In 1993 Myer Coval called Control Contractors inquiring about computer controls for his house. The salesman quickly saw that Myer was better informed about DDC than he was, and remembering that Earl also had a great interest in residential controls (Earl was by then controlling all aspects of his own home with computers) he solicited the help of his young new computer “guru”. At the first meeting, Myer and Earl appreciated each other’s capacity for technical detail, and they quickly dove into long discussions about control systems in general, and specifically in “event based” controls. After many hours poring over schematics of existing systems and much discussion regarding how the proposed house would be lived in, Earl accepted the contract and joined the various teams that would eventually build the Coval home. Earl still remembers that day. “We were sitting at his kitchen table, where after a satisfying hand shake, he came in close, and with a piercing stare said: “I want to make sure you do one thing for me”. Earl replied, “Of course, anything you want.” “I want you to have fun,” Myer said quietly. Earl soon learned that this was one of the most enduring qualities of the Coval House: if the craftsmen were happy, it would be reflected in the creative collaboration of the team and ultimately in the quality of the home.
Earl worked on the Coval house control system over a five year period, first designing the systems, then implementing them along with an onsite team, then adding to and upgrading them, all the while learning about the psychology of systems from David Eck, to make the graphic interface intuitive and user friendly. Prior to the Coval House, Earl designed the systems for Columbia Center in downtown Seattle, still the tallest building in the Northwest. In some ways, Earl notes, the Coval House has more complex systems than the Columbia Center. For example, in the shower room, Earl produced a program that calculates the dew point on the interior glass, factoring both inside temperature and outside temperature as well as humidity. If moisture is about to form on the windows, hot water heats a stainless steel plate beneath them, producing warm air to dry the windows.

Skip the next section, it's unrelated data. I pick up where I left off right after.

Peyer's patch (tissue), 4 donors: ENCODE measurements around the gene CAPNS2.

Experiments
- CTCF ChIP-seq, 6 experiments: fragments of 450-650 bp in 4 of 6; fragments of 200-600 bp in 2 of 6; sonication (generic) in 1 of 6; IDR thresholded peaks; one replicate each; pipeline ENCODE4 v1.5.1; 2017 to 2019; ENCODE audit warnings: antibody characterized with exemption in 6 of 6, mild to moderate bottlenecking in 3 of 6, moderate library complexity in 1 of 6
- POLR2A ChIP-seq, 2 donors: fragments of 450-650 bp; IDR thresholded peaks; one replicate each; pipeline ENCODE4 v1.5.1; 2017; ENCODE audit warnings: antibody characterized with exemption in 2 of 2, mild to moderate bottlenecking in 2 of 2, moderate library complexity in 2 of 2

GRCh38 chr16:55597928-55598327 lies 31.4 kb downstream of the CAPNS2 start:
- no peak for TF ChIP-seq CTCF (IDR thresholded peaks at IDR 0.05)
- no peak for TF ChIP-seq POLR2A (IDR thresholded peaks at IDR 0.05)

Earl continued to work with CCI, eventually becoming the company’s Chief Technical Officer and a noted industry expert, as well as an innovator in the controls world. Earl has published over a dozen articles in respected industry technical magazines, has acted as Chairman for industry groups, and speaks regularly to industry associations on technical aspects of computer controls. Eventually Earl left Control Contractors to start a new company, ARAS Systems, along with the former President of CCI Harold Grover and several other CCI executives. Together the team built ARAS Systems from an idea to a corporation with $7 million in annual revenues in 2005.
Earl continued to network with many friends in the controls business, and one evening over dinner an executive with Honeywell Inc., astutely assessing Earls’ talent and experience, offered Earl a hand tailored executive position with Honeywell, the undisputed world control systems leader, with over 110, 000 employees and $36 Billion in annual revenues. Earl sold his shares of ARAS, and set his sights on the new opportunity. As a Senior Controls Consultant for Honeywell, Earl works under an unusually broad technical umbrella: helping develop new products and helping very large customers such as government agencies, military bases, universities, and large geographically disbursed corporations understand what technology they have, and how it can be integrated together. Systems that can be networked, secured, and improved, directly impact operating costs and produce a durable competitive advantage.
When Earl began on the Coval House, most of the systems there were available only in commercial applications, not residential. Earl credits the creative opportunities at the Coval House as a significant step in his professional development, and feels a personal connection to the systems he designed there, a feeling that most all of the craftsmen who worked on the home share. As testament to Earls‘s work at the Coval House, the refined systems continue to work quietly and flawlessly in the background, opening valves, adjusting temperatures, turning on lights, moving water and air, and providing feedback when something is ready for service. Occasionally, he drops by just to view his work of art, and talk about the unimaginable possibilities on the technology horizon. Although Earl lives and breathes technologies that few people can understand, he does find time for more primitive devices, such as his bike and his electric guitar. No doubt even these will be wired into some elegant computer system someday, if they’re not already.